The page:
There were other goals too.  “It will give us the opportunity to be good neighbors by improving water quality in the Neuse,” said Guilianelli.  The idea is that this new stream, unlike its solid, manmade predecessor, will allow for the appropriate filtration and distribution of upstream nutrients as they travel along its meandering course.  Much of the material that finds its way into this creek from the streets above will be better deposited in the surrounding earth than flowing directly into the river below. 

 “We finally narrowed it down to a set of characteristics that are common to this region and this specific ecosystem,” said Guilianelli, who worked with McAdams Company, a Durham, North Carolina, engineering design firm; and River Works Inc., a sub-contracted river restoration construction company based in Raleigh.  “Obviously, the more it works like other natural streams here, the more successful we feel the project will be.”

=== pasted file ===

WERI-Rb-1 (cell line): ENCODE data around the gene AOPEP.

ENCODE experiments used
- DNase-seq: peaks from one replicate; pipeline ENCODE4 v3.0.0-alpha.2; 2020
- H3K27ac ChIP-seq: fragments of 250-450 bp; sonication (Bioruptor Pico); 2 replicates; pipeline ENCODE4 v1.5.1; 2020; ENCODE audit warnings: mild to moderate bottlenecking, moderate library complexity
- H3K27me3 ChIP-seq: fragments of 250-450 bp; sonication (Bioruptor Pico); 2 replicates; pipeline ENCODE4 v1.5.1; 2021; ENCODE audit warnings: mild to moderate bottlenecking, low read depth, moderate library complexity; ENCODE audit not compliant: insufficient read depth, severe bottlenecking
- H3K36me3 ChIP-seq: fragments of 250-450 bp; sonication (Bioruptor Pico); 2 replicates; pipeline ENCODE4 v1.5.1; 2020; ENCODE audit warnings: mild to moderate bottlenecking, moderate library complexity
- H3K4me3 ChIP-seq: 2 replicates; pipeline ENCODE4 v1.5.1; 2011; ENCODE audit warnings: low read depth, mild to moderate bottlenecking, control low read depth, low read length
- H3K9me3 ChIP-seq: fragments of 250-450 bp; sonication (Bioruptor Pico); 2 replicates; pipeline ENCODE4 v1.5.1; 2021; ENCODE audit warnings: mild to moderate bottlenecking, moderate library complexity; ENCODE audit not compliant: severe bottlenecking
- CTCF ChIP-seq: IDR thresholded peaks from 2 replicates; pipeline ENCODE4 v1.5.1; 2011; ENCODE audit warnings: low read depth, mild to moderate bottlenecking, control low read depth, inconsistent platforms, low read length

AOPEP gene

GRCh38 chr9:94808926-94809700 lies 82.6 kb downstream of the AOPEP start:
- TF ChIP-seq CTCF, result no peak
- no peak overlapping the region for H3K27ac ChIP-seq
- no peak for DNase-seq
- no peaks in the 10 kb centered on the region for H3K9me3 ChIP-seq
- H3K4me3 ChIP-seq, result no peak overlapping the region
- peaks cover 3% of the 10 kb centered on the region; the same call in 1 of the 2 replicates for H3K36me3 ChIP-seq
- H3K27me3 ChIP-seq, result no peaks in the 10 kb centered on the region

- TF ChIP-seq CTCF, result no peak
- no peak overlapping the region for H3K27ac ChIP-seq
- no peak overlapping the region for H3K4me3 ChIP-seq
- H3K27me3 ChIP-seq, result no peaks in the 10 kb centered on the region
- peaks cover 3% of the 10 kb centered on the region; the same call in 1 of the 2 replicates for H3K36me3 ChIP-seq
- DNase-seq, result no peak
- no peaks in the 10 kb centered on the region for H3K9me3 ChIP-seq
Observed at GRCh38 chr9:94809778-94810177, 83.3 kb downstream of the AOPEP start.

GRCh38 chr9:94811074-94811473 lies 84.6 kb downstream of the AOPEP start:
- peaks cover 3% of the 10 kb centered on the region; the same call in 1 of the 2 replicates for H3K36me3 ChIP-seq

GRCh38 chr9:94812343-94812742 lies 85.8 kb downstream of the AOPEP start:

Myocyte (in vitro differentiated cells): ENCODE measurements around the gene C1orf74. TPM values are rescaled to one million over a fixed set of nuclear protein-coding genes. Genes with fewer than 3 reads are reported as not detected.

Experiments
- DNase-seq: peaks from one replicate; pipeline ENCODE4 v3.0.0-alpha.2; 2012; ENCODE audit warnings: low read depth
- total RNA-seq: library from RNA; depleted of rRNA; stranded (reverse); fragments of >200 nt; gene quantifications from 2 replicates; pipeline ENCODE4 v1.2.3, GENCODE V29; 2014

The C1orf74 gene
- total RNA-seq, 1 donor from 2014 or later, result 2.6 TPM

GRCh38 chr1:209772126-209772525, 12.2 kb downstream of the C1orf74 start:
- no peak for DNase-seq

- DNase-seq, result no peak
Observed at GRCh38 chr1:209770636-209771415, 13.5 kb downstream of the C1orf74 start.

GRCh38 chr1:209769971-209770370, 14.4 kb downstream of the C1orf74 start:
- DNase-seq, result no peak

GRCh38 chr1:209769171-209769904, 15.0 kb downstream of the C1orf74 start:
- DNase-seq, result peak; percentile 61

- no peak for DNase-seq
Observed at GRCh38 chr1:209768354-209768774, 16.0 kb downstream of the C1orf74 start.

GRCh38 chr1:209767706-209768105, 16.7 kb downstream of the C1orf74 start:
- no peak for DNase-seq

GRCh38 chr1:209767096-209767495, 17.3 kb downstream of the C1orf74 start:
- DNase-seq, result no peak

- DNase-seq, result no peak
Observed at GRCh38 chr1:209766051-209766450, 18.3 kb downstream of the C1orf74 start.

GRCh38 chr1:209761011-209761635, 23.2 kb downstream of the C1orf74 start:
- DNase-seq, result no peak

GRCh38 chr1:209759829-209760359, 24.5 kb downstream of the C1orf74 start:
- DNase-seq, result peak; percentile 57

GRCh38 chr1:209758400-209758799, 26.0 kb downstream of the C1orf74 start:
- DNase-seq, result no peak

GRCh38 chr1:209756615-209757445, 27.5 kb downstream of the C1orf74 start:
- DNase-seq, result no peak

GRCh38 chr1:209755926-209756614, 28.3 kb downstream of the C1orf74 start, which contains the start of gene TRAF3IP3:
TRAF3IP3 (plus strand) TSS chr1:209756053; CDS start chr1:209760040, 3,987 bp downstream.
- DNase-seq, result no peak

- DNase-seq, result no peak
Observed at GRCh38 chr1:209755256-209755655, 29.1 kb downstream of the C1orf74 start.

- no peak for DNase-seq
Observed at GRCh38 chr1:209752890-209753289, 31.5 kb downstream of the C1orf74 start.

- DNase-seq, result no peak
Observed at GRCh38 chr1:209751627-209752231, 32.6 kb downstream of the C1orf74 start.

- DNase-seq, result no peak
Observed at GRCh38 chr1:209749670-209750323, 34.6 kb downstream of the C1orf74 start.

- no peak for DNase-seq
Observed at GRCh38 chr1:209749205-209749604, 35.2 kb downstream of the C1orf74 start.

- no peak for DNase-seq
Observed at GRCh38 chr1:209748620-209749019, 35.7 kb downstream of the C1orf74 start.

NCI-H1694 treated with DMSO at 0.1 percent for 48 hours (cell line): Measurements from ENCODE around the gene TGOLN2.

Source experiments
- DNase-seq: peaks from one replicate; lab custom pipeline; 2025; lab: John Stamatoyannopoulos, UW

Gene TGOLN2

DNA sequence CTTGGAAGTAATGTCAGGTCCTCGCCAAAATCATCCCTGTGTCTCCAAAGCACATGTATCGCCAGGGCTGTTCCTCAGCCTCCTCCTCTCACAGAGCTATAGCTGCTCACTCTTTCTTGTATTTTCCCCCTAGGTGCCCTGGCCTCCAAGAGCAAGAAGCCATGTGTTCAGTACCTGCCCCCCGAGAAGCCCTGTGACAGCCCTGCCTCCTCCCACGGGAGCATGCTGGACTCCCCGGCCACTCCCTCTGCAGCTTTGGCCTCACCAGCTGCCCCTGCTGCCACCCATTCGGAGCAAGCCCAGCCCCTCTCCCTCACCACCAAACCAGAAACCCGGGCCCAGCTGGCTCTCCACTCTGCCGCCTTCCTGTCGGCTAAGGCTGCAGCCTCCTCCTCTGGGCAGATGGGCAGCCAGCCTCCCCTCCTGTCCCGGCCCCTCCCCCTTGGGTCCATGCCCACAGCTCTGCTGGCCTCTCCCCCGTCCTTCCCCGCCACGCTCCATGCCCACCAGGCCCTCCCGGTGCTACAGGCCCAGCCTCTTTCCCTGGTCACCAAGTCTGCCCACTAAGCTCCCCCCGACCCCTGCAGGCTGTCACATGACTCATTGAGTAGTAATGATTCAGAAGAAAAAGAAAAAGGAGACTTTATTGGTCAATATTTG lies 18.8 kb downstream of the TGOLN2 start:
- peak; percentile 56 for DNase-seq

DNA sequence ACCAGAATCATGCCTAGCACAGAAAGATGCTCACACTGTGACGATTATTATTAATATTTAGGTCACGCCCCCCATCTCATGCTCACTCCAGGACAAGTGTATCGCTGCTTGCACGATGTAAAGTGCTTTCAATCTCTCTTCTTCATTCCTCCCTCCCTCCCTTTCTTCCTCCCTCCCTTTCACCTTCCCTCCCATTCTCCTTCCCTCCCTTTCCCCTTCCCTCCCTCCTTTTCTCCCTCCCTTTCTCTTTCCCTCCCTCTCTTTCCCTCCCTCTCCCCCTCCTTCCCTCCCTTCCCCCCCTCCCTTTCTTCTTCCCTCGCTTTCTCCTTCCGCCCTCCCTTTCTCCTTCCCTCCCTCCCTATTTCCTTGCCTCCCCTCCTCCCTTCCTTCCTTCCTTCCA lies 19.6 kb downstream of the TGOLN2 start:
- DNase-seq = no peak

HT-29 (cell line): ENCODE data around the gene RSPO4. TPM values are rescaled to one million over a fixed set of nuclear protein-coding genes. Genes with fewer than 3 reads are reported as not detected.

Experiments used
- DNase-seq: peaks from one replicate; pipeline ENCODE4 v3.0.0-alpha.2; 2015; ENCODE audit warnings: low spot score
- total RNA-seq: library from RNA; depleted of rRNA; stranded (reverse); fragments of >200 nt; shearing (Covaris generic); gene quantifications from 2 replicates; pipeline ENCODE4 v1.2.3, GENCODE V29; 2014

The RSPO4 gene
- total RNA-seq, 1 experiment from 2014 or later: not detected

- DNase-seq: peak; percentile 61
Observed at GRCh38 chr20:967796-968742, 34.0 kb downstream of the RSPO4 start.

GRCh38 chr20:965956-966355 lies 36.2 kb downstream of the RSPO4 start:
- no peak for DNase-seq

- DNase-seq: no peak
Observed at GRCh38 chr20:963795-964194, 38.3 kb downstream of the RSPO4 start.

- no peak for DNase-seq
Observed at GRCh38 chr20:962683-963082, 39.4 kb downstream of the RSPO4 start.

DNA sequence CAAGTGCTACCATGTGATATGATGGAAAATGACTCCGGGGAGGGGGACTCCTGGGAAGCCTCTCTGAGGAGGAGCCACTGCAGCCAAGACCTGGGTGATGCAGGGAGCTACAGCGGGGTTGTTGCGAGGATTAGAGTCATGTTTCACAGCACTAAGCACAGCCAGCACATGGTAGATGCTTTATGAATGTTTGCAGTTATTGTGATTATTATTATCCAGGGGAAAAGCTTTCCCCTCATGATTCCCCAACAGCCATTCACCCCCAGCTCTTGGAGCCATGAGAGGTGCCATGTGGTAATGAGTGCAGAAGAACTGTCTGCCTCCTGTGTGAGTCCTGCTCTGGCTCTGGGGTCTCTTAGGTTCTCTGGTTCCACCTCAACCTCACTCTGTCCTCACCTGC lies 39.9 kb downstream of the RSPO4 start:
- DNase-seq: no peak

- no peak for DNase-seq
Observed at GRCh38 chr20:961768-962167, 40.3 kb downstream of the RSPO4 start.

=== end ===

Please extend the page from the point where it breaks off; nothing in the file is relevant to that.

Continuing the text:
If you measured the duration of the project from the time the old culvert was first begrudgingly pried from the earth to the shaping, filling and, finally, the planting of the first thin grasses lining its muddy banks, it lasted only about four weeks.  If you add the time it took to plan, finance, schedule and complete the work, the period would be closer to three years – more than a lifetime for many of the creatures that are already calling this place home.  Like the fluorescent green dragonflies, the pair of screeching killdeer or the careless yellow butterflies who are all effortlessly competing for airspace in this quiet oasis.  And like the blue crab the size of a child’s hand that is sidestepping along the water’s edge in view of a tiny squadron of exploring minnows.